My underlying problem is a Personality Disorder. My family have to live with it and so do I. I am a good girl though. I take my medication, I eat normally, I don’t drink alcohol, and I don’t sabotage my public image. If I am mindful of my behavior. I know that other people don’t need to be ‘aware’ why I am crying, having hysterics, being risky, or overtly aggressive. Obviously strangers have no idea why I am upset at that particular moment anyway nor do the majority care. But I like that. Why should they? And I really don’t want to explain that I have just dropped my ice cream and I am upset. Nor do I want to share that my twelve year old dog just died. My reactions are never predictable and I could react equally as badly to either of these scenarios. But my family and I just deal with it in the moment and then move on. No external awareness needed.

What I am trying to say is that the people that know me, don’t need a special day to be aware of how my condition affects me. Terribly for them, I need to be cared for, helped to do simple daily functions and even be forced to eat on occasions. If you are involved in the life of someone with a ‘real’ mental illness, you do not need an awareness day to get the public to take notice. What would be more positive is an offer of help. Spouting generic coping mechanisms and the quite frankly useless advice from life coaches that have no business advising on a medical problem anyway, should be kept to a minimum. It would be much more productive to have an offer help with caring, just for the day, so that you, as the carer can get some much needed rest. Is it impossible for a ‘volunteer’ and not ‘awareness’ day? I wonder…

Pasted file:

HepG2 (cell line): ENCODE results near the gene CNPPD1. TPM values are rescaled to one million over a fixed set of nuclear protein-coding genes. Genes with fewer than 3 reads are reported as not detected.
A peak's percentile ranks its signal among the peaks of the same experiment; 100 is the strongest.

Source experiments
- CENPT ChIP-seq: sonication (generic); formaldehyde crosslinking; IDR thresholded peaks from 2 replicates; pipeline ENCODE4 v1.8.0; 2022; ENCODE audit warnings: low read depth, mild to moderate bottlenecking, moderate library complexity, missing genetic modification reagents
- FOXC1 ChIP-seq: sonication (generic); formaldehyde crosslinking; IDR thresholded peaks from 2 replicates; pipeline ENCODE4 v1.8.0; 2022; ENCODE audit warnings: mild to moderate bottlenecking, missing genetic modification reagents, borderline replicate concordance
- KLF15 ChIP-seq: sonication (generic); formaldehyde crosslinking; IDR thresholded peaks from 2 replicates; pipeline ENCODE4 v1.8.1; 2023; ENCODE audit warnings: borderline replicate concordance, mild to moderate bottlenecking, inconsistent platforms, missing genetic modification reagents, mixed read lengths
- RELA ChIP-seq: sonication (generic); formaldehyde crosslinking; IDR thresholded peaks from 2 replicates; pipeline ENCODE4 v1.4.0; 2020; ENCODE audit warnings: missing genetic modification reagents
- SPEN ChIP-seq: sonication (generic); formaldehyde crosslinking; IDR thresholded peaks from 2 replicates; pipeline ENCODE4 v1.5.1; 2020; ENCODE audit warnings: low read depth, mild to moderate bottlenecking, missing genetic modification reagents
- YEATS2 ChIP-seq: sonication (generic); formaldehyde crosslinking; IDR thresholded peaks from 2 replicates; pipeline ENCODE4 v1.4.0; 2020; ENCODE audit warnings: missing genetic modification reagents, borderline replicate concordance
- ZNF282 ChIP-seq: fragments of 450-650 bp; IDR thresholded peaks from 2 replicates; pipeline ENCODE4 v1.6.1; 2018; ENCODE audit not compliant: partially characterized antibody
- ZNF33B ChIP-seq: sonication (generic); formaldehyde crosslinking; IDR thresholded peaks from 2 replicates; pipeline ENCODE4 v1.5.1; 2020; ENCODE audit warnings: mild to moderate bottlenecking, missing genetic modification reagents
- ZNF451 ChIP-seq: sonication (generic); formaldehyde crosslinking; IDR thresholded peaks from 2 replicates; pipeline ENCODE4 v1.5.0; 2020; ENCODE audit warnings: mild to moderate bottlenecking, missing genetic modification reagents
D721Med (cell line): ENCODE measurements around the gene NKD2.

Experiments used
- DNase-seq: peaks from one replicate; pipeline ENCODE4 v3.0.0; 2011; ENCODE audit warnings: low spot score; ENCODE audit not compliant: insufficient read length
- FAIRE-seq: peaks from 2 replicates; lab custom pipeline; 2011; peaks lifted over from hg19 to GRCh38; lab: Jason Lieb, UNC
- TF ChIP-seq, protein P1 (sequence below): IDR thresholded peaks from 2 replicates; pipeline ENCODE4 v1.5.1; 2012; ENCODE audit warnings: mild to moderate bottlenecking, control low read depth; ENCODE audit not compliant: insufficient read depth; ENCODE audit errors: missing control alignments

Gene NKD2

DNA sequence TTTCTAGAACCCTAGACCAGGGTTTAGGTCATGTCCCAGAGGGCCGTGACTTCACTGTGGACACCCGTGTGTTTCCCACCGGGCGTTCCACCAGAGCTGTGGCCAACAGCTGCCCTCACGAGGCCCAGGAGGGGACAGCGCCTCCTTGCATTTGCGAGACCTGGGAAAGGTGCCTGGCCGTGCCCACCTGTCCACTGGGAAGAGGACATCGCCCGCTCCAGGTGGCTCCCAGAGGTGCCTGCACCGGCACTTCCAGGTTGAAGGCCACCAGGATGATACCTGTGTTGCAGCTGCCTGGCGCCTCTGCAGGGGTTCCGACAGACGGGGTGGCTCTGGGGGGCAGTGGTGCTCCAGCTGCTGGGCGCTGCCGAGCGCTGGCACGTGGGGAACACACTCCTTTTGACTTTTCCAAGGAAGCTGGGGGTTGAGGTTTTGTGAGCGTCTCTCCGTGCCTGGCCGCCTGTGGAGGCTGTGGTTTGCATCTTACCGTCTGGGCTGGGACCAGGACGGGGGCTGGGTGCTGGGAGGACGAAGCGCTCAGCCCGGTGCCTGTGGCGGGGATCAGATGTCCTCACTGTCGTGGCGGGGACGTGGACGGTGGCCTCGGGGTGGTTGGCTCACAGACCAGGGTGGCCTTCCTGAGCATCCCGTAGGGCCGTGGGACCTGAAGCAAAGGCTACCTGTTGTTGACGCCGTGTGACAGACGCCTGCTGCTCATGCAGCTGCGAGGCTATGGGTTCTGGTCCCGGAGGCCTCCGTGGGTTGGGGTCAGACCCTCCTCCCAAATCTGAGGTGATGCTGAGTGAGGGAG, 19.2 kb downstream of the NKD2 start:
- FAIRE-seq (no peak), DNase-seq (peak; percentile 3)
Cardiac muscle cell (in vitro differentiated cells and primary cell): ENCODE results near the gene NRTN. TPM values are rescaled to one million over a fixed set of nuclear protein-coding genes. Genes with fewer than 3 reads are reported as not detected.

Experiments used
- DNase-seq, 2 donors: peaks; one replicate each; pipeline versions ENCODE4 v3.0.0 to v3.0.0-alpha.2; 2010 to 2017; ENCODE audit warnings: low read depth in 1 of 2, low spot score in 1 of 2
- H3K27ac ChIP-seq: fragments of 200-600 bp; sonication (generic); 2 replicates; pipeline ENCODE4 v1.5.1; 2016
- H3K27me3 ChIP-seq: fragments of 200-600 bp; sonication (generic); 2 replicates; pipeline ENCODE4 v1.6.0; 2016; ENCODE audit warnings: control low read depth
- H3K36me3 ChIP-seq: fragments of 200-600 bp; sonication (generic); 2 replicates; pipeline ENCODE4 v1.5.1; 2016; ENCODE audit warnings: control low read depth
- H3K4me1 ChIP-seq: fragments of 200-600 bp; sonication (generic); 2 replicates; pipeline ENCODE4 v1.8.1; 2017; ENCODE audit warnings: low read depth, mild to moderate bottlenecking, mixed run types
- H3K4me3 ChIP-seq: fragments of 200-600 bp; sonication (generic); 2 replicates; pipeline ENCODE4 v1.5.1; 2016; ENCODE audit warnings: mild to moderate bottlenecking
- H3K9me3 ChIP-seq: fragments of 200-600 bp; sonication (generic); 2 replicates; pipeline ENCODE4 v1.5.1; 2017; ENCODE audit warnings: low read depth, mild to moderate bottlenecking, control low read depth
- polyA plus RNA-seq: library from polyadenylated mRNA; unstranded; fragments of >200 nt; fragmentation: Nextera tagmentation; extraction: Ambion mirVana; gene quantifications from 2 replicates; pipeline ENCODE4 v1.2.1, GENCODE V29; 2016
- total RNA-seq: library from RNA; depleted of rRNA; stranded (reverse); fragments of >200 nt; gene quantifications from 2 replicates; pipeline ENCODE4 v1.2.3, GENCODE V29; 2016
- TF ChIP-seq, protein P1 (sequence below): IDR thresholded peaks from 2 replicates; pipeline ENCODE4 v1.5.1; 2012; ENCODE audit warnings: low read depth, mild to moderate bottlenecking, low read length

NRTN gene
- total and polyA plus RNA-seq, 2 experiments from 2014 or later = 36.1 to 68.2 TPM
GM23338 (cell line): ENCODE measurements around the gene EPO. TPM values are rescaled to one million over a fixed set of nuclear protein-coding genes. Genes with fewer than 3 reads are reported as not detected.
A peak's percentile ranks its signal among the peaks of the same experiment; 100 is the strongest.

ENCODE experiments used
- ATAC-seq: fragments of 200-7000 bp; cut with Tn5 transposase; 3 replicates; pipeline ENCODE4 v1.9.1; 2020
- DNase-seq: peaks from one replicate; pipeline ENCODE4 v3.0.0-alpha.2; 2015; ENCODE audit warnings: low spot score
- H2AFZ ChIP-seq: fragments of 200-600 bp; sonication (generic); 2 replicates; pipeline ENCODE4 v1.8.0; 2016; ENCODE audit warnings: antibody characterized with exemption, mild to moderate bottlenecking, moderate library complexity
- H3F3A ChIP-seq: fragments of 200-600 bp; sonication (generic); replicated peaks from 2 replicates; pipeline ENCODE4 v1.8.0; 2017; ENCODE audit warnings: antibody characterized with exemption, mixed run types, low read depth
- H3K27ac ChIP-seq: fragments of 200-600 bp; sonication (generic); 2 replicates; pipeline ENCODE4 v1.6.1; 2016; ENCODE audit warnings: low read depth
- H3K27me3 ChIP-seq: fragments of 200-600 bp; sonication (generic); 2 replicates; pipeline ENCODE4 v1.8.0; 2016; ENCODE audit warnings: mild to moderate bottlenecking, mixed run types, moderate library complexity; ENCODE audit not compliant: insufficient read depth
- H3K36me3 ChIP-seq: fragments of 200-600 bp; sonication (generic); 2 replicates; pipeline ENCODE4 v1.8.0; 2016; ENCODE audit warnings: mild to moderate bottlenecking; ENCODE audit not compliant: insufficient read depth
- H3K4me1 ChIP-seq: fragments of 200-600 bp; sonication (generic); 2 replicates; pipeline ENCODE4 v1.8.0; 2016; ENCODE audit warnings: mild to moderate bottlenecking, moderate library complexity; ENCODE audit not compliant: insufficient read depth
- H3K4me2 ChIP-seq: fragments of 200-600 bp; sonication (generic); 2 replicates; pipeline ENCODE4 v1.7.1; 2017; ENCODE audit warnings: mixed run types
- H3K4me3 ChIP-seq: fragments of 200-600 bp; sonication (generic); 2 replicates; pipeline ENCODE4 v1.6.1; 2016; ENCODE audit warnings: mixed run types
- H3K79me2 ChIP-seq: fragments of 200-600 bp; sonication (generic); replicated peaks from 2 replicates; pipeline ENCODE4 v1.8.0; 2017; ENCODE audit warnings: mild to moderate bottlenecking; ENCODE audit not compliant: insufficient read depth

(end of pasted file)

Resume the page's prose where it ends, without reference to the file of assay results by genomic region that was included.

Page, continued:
But like I said, instead of respite and offers of support, mental health is now flooded with ‘stigma’ warriors, bloggers and ‘never seen a psychiatrist in their lives’ sufferers. It is very annoying. Firstly, the ‘stigma’ warriors don’t seem to understand that the more they bring up ‘stigma’ the more ‘stigma’ they are causing. Years ago no-one really cared for mental health, but only in the way that they never cared for lung cancer. There were no warriors around then and humanity still survived. ‘Stigma’ warriors are like the over played pop record on the radio, the more you hear it, the less you listen to it. I just think ‘BACK OFF, find another cause,’ if my fellow mentals and I need something, I promise you, we will ask for it.